The news, reported by Mike Isaac at The New York Times, that Kevin Systrom and Mike Krieger are leaving Instagram was inevitable.
The same can be said of the departure earlier this year of Jan Koum, founder of WhatsApp, from Facebook. Neither Instagram, nor WhatsApp, both built through the development of thoughtful and deliberate products as they were, had meaningfully embarked on enabling an effective, large scale business model at the time of purchase.
Yes, you paid a dollar a year for WhatsApp, but was that going to keep the wheels of growth turning as fast as they needed to?
Ben Thompson highlights in his excellent article, Instagram’s CEO:
“Technically speaking, Instagram was a company. In practice, though, Instagram was a product, and its business model was venture capital funding. “
As Ben points out, moving to Facebook allowed Systrom and Krieger to focus on the product and not on the building of the large scale business Instagram was going to need to become.
The WhatsApp and Instagram stories would likely have been more akin to Twitter or Snapchat’s had they refused Zuckerberg’s offers. Despite being engaging products, both Twitter and more recently Snapchat, have faced significant struggles in converting an excellent product into an excellent business. Much of the glamour has been stripped from the Twitter and Snapchat stories in recent years. Much as the glamour has been stripped from Facebook itself. The benefit afforded to Instagram and WhatsApp to remain true to the product and vision was paid for by Facebook’s success as a business. Instagram and WhatsApp did not have to deal with paying for all that growth. In essence, they could remain product darlings. To steal a phrase from from John Gruber – it is the heaviness of Facebook, that allowed Instagram (and WhatsApp) to remain light.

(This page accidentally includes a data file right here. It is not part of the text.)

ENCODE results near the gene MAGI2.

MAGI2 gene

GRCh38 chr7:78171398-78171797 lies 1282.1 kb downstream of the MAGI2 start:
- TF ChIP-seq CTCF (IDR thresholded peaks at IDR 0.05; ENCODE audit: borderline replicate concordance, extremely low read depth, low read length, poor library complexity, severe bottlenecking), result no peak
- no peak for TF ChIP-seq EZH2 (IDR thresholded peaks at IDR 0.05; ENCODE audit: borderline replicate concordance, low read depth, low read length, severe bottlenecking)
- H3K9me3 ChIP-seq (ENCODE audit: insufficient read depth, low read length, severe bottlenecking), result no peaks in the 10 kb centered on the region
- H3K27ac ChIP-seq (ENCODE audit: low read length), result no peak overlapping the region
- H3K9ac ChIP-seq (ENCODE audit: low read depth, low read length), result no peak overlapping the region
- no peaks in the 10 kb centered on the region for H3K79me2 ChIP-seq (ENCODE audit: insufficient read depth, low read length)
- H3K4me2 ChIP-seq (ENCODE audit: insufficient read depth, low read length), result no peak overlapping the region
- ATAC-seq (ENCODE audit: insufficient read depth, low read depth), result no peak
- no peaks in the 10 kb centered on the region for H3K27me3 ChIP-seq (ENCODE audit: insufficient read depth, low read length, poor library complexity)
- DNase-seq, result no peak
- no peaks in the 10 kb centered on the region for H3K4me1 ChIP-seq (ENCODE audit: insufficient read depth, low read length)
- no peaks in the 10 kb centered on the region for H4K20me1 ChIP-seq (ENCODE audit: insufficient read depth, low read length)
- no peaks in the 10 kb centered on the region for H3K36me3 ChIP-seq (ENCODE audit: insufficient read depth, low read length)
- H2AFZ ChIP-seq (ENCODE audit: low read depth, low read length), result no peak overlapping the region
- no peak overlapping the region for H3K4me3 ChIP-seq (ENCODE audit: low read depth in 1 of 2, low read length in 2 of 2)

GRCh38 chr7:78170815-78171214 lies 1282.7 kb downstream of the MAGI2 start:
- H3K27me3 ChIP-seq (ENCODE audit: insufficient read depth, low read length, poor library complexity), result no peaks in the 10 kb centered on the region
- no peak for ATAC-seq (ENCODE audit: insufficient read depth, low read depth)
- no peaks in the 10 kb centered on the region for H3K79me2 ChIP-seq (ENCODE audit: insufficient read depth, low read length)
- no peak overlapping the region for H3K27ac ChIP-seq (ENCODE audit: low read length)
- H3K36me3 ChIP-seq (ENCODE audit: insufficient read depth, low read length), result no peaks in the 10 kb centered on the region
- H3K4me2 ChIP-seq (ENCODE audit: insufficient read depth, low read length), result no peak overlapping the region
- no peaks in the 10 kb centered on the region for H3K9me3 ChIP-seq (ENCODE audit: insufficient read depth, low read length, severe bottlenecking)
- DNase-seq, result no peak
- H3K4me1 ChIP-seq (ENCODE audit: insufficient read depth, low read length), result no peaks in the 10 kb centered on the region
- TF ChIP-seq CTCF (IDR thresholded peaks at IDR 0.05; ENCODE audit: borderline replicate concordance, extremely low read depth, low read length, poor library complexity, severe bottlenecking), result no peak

The minute that acquisition cheque is signed and deposited, the keys to the car are handed over. You still get to drive it on a daily basis, and have the unique responsibility of making sure it runs smooth and fast. In short, you get to enjoy the ride, without having to pay for the gas.
Reasons for the departure of Systrom and Krieger will likely emerge over the next few days and weeks. The departure was inevitable because when things get sticky, you don’t have much say if you object to where the money comes from or the manner in which it got there.